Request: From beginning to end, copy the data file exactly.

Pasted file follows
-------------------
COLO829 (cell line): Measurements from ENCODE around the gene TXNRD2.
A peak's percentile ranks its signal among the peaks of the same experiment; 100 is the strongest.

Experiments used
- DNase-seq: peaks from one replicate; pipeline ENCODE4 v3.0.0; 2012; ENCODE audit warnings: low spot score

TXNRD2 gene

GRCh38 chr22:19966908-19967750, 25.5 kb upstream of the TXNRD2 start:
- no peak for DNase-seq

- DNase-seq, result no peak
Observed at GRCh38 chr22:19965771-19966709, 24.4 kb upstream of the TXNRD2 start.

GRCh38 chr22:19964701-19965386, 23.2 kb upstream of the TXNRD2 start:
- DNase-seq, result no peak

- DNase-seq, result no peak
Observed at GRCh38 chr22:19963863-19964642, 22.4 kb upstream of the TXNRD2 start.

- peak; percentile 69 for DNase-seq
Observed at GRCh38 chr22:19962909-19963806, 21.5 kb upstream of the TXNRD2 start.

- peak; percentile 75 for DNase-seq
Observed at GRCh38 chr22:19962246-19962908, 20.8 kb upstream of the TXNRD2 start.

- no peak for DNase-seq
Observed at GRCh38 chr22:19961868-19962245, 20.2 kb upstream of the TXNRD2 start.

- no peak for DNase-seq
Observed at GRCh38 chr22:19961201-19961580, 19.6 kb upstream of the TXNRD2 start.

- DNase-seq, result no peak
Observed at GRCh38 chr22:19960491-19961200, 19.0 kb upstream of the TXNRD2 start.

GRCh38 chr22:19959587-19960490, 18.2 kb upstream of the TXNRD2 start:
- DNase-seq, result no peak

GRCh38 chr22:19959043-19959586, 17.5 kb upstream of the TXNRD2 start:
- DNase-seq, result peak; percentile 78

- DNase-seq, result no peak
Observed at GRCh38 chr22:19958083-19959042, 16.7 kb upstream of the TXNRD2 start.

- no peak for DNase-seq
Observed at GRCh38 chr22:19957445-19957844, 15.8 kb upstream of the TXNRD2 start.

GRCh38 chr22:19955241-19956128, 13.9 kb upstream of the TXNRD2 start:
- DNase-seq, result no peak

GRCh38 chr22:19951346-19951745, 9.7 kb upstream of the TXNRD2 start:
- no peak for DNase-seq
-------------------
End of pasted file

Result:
COLO829 (cell line): Measurements from ENCODE around the gene TXNRD2.
A peak's percentile ranks its signal among the peaks of the same experiment; 100 is the strongest.

Experiments used
- DNase-seq: peaks from one replicate; pipeline ENCODE4 v3.0.0; 2012; ENCODE audit warnings: low spot score

TXNRD2 gene

GRCh38 chr22:19966908-19967750, 25.5 kb upstream of the TXNRD2 start:
- no peak for DNase-seq

- DNase-seq, result no peak
Observed at GRCh38 chr22:19965771-19966709, 24.4 kb upstream of the TXNRD2 start.

GRCh38 chr22:19964701-19965386, 23.2 kb upstream of the TXNRD2 start:
- DNase-seq, result no peak

- DNase-seq, result no peak
Observed at GRCh38 chr22:19963863-19964642, 22.4 kb upstream of the TXNRD2 start.

- peak; percentile 69 for DNase-seq
Observed at GRCh38 chr22:19962909-19963806, 21.5 kb upstream of the TXNRD2 start.

- peak; percentile 75 for DNase-seq
Observed at GRCh38 chr22:19962246-19962908, 20.8 kb upstream of the TXNRD2 start.

- no peak for DNase-seq
Observed at GRCh38 chr22:19961868-19962245, 20.2 kb upstream of the TXNRD2 start.

- no peak for DNase-seq
Observed at GRCh38 chr22:19961201-19961580, 19.6 kb upstream of the TXNRD2 start.

- DNase-seq, result no peak
Observed at GRCh38 chr22:19960491-19961200, 19.0 kb upstream of the TXNRD2 start.

GRCh38 chr22:19959587-19960490, 18.2 kb upstream of the TXNRD2 start:
- DNase-seq, result no peak

GRCh38 chr22:19959043-19959586, 17.5 kb upstream of the TXNRD2 start:
- DNase-seq, result peak; percentile 78

- DNase-seq, result no peak
Observed at GRCh38 chr22:19958083-19959042, 16.7 kb upstream of the TXNRD2 start.

- no peak for DNase-seq
Observed at GRCh38 chr22:19957445-19957844, 15.8 kb upstream of the TXNRD2 start.

GRCh38 chr22:19955241-19956128, 13.9 kb upstream of the TXNRD2 start:
- DNase-seq, result no peak

GRCh38 chr22:19951346-19951745, 9.7 kb upstream of the TXNRD2 start:
- no peak for DNase-seq